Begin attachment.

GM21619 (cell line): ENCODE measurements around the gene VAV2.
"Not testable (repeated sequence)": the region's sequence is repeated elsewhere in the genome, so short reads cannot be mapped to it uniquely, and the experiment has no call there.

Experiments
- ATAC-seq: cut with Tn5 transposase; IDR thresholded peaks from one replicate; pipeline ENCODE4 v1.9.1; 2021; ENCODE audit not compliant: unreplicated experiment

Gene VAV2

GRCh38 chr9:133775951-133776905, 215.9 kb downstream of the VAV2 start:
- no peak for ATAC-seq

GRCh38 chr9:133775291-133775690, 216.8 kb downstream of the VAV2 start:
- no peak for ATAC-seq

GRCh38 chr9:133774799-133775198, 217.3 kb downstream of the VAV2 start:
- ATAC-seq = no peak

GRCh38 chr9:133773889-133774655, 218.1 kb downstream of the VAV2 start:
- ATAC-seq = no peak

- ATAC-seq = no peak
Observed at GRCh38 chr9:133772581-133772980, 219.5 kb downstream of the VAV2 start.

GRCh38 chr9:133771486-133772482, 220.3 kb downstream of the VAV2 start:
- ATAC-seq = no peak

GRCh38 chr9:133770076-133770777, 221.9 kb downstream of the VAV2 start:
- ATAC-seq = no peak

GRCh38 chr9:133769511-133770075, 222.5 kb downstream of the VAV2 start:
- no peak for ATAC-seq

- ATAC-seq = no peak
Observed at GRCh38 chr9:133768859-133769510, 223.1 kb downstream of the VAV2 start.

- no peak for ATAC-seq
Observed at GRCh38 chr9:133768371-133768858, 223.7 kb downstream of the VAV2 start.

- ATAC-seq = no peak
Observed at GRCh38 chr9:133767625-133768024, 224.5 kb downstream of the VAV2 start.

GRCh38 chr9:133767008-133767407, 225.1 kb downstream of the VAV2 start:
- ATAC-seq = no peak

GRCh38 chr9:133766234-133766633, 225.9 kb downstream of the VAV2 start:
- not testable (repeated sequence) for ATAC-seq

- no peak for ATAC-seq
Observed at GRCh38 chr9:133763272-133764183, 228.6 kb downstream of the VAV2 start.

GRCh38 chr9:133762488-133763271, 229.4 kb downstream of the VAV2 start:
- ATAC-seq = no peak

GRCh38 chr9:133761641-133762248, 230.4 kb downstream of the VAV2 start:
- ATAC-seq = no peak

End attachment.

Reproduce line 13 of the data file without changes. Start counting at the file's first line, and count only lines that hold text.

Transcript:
- ATAC-seq = no peak